Historic Buildings Get Second Chance as Hotels

A schoolhouse in Pennsylvania, a general store in South Carolina, and a former mental asylum in New York: Three buildings that have seemingly nothing in common, but recently all achieved the same destiny—becoming a hotel.

As historic and boutique hotels increase in popularity among travelers seeking an authentic and fresh stay experience, hoteliers must find ways to keep up with the demand. This is especially true when converting a historical building into a hotel property. In this case, historic tax credits can be a valuable asset for hoteliers who are interested in pursuing an adaptive reuse project. These types of properties have become especially popular with baby boomers, as they have more expendable income and are shifting from spending money on family essentials to luxury items, including travel, according to Pete Monahan, owner of the Federal Pointe Inn in historic Gettysburg, Pa.

However, turning a dilapidated old building into a brand new hotel takes a lot of hard work, the right resources, and the proper vision.

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For Monahan, it had always been a goal of his to operate a property like the Federal Pointe Inn. After owning a Quality Inn in Gettysburg for 17 years, he decided it was time to pursue his goal of opening an historic property. “You get to give your personality to the property, and that’s what I always wanted,” he explains. What once served as a schoolhouse is now a charming boutique hotel that’s part of Choice’s Ascend Collection.

Gary Raines, owner of the Hotel Florence in Florence, S.C., says working on historic adaptive reuse properties also comes with a sense of satisfaction gleaned from saving something special that might have otherwise been destroyed. The hotel, which is also an Ascend Collection member, previously housed a general store. “In the case of our hotel, we took something that was completely dilapidated and set aside for demolition and we were able to give it a life again,” he describes. “And for our community, it really was just a win-win to be able to go in and preserve something that allows guests to come in and experience what Florence has to offer.”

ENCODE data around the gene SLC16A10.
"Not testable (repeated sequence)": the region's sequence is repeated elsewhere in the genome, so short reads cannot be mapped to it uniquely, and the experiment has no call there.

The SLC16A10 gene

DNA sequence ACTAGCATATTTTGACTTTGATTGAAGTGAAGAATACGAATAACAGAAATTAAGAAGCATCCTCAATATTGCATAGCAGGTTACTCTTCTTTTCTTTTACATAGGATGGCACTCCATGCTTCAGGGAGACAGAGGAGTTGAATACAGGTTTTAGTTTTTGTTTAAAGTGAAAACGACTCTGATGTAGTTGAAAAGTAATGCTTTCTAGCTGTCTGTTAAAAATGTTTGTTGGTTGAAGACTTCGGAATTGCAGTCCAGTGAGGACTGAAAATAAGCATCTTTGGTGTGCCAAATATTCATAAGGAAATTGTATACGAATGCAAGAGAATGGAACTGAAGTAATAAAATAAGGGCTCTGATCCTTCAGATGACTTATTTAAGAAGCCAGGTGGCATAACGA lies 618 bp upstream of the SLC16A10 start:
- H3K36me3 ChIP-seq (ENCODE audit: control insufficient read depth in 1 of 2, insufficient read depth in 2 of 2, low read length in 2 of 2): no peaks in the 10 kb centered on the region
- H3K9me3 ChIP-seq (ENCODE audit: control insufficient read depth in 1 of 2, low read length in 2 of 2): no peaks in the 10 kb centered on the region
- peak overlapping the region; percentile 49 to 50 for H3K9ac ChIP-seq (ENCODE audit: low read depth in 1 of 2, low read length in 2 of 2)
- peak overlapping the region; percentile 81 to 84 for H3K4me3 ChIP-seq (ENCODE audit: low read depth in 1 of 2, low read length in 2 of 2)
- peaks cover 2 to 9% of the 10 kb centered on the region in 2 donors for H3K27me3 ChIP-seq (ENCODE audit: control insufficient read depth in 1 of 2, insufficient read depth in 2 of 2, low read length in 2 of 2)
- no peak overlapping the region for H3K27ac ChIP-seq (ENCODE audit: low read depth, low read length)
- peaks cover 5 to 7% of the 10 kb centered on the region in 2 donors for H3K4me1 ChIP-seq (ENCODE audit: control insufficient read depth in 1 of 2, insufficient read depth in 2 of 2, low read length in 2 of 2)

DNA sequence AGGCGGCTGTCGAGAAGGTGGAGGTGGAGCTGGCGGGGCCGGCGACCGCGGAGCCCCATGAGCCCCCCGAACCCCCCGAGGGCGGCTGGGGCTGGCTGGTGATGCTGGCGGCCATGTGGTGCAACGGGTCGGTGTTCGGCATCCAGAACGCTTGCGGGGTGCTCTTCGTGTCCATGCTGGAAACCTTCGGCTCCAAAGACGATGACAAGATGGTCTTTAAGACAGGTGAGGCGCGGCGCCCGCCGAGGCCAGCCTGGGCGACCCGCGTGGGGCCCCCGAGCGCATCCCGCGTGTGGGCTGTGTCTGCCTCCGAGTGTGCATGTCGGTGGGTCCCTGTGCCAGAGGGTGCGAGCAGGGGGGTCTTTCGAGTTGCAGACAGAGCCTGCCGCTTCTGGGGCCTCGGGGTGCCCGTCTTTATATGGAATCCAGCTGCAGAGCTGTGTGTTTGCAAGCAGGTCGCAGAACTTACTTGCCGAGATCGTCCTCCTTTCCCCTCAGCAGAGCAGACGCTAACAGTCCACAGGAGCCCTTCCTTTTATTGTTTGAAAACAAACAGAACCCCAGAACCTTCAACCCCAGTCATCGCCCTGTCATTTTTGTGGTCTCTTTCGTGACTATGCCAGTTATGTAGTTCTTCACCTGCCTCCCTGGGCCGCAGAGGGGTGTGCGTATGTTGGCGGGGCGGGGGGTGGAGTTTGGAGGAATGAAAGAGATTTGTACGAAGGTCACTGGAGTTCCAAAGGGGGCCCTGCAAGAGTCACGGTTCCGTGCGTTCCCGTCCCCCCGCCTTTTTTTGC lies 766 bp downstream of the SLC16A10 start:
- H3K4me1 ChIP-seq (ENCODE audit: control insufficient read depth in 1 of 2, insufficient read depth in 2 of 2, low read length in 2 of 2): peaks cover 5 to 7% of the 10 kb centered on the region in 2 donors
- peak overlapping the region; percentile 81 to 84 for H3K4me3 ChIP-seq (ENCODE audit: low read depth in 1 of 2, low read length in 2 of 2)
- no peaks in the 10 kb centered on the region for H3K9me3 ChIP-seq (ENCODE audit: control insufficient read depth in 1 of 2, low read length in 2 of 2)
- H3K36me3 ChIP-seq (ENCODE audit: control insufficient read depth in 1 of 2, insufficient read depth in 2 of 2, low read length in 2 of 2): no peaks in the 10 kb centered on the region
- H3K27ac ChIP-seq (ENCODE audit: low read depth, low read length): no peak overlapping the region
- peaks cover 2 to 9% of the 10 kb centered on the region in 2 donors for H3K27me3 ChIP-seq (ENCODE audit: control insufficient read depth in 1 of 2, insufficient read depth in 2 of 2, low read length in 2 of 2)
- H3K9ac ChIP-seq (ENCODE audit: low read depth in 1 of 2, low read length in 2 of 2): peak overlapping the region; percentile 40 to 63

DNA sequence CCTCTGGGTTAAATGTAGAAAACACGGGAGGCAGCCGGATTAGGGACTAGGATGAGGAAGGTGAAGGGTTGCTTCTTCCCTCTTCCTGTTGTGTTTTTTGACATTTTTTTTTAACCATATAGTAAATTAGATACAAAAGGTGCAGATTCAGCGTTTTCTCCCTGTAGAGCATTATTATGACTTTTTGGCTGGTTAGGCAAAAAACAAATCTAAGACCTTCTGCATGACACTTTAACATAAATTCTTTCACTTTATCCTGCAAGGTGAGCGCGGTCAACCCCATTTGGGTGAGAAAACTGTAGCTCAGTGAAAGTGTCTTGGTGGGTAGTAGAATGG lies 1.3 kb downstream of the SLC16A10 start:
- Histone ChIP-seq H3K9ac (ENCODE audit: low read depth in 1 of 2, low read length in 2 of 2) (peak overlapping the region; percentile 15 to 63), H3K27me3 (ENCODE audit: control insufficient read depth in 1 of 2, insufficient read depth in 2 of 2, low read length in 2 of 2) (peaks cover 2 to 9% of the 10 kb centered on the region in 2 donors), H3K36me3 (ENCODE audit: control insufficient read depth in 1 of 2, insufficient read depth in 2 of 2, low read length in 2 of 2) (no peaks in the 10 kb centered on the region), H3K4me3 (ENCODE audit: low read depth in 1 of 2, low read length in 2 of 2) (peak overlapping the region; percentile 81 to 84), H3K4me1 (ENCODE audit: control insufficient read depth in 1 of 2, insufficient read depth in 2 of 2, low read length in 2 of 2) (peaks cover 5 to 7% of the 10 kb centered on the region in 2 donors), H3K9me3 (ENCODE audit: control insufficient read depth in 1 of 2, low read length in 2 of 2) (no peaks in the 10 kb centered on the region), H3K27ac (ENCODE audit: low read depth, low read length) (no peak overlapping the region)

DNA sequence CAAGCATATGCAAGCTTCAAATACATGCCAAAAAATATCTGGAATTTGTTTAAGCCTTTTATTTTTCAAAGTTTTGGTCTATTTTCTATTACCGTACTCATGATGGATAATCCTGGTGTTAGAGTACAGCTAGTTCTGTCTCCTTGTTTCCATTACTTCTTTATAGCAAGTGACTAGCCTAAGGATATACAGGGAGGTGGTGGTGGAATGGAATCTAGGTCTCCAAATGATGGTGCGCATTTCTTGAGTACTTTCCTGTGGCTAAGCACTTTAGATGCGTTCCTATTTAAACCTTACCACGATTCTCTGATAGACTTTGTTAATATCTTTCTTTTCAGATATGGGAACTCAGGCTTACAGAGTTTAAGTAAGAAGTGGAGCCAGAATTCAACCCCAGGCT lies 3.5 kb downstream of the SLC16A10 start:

Adaptive reuse projects allow for a closer connection to history and are often a boon for the local community, but that does not mean taking on a project of this size is without its challenges. One of the largest hurdles an adaptive reuse project faces is funding due to the fact that restoring a historic building to its former glory can be a costly undertaking.

Fortunately, there are options. Historic tax credits, which are a one-to-one income tax credit available up to 20 percent of a project’s total cost, are available to properties that meet certain state and federal requirements. They also come with conditions. The application and approval process for these credits is extensive and varies at the state level, and certain parts of a building, such as hardwood floors or original molding, may need to be restored rather than replaced.

“Using historic tax credits can be complicated, there are strict requirements to how you can alter a building,” says Barry Alberts, managing partner of City Visions Associates. Alberts is currently working to transform the former Buffalo State Asylum into a boutique hotel. “These types of projects require more creativity, especially since renovating historic buildings is more expensive than tearing the structure down and building something completely new,” he says. “Using historic tax credits helps to offset the costs that are so essential to historic restoration projects.”

In the Hotel Florence, the use of tax credits enabled the building’s original windows and hardwood floors to be restored, while the Federal Pointe Inn used its tax credits to offset its first-year profit. The Buffalo State Asylum project has used its credits to offset efficiency costs, and renovate the 7-by-10-foot patient rooms and 17-foot wide hallways of the asylum into 180 hotel rooms.

Each adaptive reuse project also comes with its own individual obstacles, making it key to assemble the correct team of architects and historical consultants for each project. “Make sure that the people who are making the decision are involved in the planning process,” Raines advises. “It’s very easy to get architects or contracts or whoever who say we can do this, or we can do that, because they’ve worked on similar projects in the past, but they don’t understand the unique requirements of your project.”

The success of these projects almost always speaks for itself. The Federal Pointe Inn is the top-rated historic hotel in the area, and the Hotel Florence has been a catalyst for the development of the city’s historic district. All of this bodes well for the project in Buffalo, which is set to open in 2017.